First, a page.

withdrew to an adjoining bill. The de
tachment now joined the teamsters, who
numbered only nineteen. Sticks of
grain, bundles and boxes were thrown
np in front of the besieged as breast
works. The Indians, noticing tliis, im
mediately returned and commenced the
attack, circling around the wagons, but
keeping at a distance of 800 yards. As a
result the shots from their Winchesters
were not effective, often falling short of
the mark.
The carbines of the soldiers were used
with much more effect, a number of In
dians being seen to fall from their
horses, Meantime their nmnber was
augmented until they numbered some
Cne hundred warriors in all, besides,
some they had posted oS on the ml join
ing hills. One soldier, during the comr
tnencement of the fight, while arranging
the brettstworks, was shot in the
6huulder but not seriously wounded.
Took Ieserato Chances.
A soldier was detailed to return to
camp and report that the detachment
was besieged by the Indians and that
they were attacking the wagon train,
Jle selected a fast horse and made a
break at an opportune moment, the at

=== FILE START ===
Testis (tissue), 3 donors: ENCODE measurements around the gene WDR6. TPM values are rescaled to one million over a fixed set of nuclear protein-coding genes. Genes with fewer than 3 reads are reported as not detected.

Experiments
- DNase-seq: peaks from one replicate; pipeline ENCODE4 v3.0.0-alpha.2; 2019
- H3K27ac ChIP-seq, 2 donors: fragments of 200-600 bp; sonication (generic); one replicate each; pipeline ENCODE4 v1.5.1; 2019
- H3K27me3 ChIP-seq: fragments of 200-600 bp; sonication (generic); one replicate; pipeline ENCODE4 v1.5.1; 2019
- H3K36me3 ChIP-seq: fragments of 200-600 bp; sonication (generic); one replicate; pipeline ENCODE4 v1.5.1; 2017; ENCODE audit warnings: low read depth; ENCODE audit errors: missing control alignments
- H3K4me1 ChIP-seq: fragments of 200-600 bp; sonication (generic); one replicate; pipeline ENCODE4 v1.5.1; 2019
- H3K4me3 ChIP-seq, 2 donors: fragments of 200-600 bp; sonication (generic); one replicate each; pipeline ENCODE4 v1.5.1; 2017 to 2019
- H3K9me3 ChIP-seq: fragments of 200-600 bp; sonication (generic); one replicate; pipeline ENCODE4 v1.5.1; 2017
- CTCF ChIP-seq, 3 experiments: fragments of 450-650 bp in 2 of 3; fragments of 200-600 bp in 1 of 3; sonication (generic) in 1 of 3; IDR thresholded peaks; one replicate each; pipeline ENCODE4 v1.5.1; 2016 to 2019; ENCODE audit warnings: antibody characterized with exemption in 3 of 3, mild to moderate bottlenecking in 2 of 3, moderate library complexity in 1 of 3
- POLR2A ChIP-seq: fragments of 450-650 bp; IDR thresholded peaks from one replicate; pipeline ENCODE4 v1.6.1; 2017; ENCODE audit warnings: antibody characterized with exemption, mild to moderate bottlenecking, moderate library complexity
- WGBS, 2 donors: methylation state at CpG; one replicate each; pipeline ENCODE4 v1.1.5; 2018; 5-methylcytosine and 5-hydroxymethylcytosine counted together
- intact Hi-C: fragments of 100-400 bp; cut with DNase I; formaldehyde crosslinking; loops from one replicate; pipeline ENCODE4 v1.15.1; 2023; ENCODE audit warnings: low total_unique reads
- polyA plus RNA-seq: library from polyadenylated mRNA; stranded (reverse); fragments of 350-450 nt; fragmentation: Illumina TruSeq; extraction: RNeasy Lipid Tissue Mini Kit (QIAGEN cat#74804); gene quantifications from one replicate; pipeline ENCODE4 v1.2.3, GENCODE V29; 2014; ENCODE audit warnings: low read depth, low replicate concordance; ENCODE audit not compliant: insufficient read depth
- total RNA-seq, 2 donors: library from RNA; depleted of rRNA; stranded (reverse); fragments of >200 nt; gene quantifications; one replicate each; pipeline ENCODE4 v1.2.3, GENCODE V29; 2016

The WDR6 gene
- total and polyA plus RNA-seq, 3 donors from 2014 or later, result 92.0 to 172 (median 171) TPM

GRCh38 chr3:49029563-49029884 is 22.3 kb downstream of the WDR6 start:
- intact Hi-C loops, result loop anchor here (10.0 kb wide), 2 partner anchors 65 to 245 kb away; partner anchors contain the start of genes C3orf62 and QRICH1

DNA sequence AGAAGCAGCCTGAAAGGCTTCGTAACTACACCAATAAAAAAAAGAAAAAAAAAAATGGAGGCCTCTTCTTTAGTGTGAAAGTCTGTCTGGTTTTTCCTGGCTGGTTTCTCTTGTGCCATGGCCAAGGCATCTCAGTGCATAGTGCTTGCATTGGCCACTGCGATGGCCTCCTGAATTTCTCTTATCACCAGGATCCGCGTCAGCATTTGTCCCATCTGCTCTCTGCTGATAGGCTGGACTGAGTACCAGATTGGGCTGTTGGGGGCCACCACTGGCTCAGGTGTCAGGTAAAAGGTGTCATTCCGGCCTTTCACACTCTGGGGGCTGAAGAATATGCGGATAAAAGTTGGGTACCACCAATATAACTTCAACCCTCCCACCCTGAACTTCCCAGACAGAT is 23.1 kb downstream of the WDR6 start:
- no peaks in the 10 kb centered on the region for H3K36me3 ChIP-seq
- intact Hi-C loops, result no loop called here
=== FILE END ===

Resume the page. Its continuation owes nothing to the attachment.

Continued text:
tention of the Indians being attracted to
movements made on the other side. As
soon as the object of the ruse was seen,
about twenty Indians gave chase to
Private Collins and fired shot after fchot
at him, but as he had a fast horse he
soon distanced them. They then re-,
turned with the others to the attack.
Thre. pore Indians were, seer tp fal
from their horses and WWP piekfd njj
and carried away by theii' companions,
four cavalry hordes wt-rese phot
and killed, as were a large
number of Indian ponies. "While tho
large body of Indians was being engaged
by the majority of the soldiers and citi
zens, a few Indians scattered about dis
mounted, and getting as close as possi
ble, began firing into the horses and tr
pig to stampede them. This they nearlv
auoetkid ift tMu(f fcvral tune,' &n(